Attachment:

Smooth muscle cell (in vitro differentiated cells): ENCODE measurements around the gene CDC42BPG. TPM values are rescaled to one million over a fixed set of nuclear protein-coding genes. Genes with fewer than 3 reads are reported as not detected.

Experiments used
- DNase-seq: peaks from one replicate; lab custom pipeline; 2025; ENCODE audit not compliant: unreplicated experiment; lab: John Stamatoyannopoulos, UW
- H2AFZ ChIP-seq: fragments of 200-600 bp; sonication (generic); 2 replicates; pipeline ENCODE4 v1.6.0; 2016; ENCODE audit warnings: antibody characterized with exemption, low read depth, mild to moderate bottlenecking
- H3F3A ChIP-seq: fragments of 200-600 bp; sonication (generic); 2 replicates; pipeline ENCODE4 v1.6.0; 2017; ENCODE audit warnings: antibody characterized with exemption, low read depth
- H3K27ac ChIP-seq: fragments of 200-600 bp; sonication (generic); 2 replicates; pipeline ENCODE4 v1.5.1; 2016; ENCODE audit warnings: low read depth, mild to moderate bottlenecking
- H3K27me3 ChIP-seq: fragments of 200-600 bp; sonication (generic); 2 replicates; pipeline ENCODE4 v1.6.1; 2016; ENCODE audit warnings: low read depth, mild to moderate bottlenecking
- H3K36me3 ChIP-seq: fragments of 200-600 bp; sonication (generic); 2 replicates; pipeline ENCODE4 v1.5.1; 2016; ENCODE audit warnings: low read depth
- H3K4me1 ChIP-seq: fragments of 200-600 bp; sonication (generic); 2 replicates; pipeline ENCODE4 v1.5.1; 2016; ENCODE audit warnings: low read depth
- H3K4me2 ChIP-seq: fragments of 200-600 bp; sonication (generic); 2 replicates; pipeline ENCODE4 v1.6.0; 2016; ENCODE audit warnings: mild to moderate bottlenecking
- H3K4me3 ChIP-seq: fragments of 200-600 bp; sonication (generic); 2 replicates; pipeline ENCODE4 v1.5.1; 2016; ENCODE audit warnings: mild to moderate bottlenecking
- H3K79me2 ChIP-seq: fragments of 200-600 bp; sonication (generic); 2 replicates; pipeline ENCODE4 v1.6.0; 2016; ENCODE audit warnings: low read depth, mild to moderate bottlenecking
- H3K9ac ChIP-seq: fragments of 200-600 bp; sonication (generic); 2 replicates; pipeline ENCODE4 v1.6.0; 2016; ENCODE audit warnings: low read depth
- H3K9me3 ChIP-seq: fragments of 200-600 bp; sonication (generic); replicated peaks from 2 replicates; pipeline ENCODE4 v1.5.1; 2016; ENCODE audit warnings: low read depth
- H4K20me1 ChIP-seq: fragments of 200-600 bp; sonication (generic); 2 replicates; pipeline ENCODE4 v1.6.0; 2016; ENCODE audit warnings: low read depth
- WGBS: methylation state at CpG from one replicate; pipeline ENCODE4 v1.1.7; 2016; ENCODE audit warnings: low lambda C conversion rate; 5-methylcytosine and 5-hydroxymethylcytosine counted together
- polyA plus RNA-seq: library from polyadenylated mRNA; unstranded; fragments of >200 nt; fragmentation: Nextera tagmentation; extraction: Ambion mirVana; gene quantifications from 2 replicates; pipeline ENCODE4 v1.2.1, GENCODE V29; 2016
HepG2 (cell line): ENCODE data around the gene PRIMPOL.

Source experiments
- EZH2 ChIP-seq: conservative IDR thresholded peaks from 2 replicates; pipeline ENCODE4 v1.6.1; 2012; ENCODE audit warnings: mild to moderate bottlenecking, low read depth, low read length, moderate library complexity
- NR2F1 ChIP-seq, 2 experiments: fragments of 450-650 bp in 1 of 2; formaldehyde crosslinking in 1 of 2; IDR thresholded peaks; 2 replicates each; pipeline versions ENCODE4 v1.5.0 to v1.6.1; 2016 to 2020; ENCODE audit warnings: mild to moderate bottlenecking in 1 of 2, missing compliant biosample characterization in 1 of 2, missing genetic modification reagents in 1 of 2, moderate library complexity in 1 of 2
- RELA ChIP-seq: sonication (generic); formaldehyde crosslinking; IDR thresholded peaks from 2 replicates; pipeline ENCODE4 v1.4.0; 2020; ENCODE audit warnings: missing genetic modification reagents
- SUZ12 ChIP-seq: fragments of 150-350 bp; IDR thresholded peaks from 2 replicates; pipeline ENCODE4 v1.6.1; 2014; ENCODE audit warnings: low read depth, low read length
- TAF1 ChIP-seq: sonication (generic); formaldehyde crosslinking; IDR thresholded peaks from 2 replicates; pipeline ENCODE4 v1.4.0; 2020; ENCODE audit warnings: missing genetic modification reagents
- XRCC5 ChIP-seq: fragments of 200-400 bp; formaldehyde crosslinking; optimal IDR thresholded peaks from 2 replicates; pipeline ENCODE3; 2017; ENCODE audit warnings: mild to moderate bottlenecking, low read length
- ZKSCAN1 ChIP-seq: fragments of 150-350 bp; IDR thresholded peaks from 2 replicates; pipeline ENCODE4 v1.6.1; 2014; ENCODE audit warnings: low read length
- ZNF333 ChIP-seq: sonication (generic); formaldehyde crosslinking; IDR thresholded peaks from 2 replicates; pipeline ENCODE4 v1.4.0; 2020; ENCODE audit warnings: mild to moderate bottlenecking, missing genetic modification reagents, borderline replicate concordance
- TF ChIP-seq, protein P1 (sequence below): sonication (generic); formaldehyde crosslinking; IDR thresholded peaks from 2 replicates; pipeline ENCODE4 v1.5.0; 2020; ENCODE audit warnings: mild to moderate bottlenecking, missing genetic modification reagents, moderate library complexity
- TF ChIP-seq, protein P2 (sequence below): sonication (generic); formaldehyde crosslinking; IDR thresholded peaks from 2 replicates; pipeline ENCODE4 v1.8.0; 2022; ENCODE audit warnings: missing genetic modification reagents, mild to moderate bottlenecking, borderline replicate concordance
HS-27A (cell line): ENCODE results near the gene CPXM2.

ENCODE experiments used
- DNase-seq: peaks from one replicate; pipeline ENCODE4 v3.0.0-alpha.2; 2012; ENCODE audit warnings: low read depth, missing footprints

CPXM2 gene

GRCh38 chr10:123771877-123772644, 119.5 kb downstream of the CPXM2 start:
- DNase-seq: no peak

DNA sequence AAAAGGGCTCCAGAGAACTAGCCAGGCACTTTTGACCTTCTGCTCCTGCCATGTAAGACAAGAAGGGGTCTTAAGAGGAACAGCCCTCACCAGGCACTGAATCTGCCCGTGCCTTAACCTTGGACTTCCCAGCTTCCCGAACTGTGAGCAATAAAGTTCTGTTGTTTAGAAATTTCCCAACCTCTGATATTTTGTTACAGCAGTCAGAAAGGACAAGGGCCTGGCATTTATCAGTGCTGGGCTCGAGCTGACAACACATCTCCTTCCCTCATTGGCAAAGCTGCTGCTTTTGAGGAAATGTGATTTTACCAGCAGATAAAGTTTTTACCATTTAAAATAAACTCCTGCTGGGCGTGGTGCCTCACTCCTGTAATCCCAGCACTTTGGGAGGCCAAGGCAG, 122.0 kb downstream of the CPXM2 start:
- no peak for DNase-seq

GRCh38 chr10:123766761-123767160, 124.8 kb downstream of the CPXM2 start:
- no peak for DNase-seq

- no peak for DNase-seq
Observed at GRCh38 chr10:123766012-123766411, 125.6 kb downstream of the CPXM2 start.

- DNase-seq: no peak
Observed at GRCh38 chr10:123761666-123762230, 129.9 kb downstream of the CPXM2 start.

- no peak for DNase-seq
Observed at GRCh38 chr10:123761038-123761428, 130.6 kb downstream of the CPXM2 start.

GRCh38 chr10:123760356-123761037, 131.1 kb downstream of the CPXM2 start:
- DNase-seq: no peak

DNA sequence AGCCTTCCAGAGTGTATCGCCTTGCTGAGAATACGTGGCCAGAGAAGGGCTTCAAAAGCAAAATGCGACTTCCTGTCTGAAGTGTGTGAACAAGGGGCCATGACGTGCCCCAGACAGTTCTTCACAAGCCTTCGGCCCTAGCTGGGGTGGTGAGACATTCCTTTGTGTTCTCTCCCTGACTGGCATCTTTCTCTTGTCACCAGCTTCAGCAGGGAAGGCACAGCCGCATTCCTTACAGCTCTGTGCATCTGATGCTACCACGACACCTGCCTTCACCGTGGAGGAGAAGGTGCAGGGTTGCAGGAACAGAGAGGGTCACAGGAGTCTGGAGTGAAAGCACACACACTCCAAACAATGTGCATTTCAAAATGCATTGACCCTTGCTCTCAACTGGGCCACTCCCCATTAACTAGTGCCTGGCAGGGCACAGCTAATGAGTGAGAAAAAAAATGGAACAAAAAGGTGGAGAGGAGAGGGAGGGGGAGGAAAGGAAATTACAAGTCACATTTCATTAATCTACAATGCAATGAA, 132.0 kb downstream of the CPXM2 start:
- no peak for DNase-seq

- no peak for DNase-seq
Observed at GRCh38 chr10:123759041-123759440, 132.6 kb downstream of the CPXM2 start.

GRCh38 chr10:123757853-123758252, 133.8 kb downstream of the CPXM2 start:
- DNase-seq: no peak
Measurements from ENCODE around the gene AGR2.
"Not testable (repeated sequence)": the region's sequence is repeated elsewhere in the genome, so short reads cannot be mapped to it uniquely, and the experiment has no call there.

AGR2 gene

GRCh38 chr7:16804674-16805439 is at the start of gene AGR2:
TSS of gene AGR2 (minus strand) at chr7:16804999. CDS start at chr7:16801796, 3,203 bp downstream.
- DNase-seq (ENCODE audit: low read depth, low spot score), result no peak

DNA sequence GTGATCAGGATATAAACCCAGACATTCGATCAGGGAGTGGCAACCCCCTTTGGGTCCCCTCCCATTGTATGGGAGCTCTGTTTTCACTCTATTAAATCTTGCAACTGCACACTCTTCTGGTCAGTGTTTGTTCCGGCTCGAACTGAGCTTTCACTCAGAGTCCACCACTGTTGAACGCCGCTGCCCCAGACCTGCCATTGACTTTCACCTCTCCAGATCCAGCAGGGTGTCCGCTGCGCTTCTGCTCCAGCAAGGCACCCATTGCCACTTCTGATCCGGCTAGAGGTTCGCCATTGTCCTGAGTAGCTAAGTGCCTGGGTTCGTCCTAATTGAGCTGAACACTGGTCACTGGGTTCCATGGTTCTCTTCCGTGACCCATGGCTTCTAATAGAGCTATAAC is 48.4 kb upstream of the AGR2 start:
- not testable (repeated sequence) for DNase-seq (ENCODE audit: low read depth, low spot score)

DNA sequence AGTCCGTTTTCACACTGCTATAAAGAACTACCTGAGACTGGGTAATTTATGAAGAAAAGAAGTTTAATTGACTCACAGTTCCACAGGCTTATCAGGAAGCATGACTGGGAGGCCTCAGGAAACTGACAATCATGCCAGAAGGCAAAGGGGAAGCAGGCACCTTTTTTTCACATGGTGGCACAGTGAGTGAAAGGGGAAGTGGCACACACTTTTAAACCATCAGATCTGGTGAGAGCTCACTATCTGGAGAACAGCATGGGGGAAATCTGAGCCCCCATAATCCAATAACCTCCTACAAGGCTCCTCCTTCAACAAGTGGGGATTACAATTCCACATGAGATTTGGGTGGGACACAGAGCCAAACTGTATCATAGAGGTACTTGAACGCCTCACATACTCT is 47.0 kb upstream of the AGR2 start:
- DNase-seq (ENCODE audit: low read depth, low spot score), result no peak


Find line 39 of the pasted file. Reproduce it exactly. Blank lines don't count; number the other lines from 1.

- no peak for DNase-seq